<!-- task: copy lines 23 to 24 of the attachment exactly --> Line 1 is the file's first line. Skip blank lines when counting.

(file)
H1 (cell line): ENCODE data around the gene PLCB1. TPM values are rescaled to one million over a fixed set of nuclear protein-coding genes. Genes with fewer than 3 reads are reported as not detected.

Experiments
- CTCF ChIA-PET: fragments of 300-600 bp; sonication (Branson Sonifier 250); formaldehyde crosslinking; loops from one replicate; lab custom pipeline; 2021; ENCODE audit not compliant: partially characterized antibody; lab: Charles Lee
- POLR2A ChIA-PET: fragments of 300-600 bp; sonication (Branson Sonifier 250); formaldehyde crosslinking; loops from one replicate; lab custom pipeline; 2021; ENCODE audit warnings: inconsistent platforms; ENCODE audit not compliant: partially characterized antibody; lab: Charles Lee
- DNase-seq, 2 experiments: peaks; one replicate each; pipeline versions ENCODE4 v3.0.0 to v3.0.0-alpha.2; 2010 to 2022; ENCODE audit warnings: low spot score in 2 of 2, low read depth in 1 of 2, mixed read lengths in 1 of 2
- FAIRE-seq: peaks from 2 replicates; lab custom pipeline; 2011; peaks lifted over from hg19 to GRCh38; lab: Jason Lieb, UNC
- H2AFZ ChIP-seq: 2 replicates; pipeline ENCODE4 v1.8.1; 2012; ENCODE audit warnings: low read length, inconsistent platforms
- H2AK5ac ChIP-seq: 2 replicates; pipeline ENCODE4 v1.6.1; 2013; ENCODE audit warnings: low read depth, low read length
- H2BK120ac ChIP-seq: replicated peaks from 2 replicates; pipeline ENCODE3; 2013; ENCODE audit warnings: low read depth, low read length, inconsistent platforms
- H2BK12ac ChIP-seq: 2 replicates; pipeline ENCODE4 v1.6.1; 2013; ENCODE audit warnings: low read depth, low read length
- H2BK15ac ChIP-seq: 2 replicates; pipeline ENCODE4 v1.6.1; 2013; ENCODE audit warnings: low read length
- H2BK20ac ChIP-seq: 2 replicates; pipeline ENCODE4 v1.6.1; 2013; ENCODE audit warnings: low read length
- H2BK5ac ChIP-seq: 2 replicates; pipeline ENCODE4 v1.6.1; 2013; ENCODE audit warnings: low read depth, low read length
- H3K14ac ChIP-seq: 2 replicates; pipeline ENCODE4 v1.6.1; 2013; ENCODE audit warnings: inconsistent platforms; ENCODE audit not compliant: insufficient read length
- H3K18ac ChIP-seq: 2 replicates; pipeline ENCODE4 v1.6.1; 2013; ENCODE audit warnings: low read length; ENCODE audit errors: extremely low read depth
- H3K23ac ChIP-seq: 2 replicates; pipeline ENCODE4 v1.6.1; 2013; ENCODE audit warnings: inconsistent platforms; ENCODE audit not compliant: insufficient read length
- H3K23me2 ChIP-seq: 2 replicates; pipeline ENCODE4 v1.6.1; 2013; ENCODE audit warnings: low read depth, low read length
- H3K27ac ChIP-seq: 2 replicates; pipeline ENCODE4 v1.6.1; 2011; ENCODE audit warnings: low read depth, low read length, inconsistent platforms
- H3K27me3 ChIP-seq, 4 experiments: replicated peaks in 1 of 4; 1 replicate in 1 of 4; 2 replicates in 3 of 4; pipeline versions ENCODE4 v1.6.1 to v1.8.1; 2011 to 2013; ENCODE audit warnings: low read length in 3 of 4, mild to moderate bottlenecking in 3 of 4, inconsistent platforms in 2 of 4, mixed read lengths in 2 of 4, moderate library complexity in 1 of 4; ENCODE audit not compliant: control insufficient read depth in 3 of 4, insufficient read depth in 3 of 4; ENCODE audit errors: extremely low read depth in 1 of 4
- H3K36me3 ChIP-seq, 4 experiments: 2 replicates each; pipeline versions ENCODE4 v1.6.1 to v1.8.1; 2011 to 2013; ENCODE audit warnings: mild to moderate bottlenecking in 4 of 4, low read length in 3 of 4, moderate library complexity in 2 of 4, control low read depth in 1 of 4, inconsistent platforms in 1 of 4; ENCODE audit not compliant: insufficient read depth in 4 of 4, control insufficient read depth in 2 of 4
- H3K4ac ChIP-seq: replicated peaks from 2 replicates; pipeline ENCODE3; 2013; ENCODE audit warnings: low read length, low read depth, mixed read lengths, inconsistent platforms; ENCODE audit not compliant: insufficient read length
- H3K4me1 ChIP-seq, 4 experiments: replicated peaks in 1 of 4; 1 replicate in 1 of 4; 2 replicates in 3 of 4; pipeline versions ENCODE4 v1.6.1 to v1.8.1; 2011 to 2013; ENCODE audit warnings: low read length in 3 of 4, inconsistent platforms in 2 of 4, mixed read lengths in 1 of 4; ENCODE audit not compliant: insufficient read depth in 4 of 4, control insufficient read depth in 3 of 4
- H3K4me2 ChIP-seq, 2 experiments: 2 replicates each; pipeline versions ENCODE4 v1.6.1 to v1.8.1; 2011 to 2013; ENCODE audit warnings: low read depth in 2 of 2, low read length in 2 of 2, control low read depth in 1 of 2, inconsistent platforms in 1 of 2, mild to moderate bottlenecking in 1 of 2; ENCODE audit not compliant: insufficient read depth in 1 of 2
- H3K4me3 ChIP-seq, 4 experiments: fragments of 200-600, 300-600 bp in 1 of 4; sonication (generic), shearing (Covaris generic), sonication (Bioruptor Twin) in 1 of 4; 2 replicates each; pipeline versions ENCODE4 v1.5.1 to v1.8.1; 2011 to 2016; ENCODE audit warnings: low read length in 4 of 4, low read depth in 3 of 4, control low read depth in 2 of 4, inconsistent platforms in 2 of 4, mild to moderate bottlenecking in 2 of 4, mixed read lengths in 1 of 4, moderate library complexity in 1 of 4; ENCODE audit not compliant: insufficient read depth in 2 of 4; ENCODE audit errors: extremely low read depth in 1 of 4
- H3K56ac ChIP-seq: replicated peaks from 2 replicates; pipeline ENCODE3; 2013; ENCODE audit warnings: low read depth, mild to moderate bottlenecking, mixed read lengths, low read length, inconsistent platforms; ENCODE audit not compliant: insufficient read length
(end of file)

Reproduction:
- H3K4me2 ChIP-seq, 2 experiments: 2 replicates each; pipeline versions ENCODE4 v1.6.1 to v1.8.1; 2011 to 2013; ENCODE audit warnings: low read depth in 2 of 2, low read length in 2 of 2, control low read depth in 1 of 2, inconsistent platforms in 1 of 2, mild to moderate bottlenecking in 1 of 2; ENCODE audit not compliant: insufficient read depth in 1 of 2
- H3K4me3 ChIP-seq, 4 experiments: fragments of 200-600, 300-600 bp in 1 of 4; sonication (generic), shearing (Covaris generic), sonication (Bioruptor Twin) in 1 of 4; 2 replicates each; pipeline versions ENCODE4 v1.5.1 to v1.8.1; 2011 to 2016; ENCODE audit warnings: low read length in 4 of 4, low read depth in 3 of 4, control low read depth in 2 of 4, inconsistent platforms in 2 of 4, mild to moderate bottlenecking in 2 of 4, mixed read lengths in 1 of 4, moderate library complexity in 1 of 4; ENCODE audit not compliant: insufficient read depth in 2 of 4; ENCODE audit errors: extremely low read depth in 1 of 4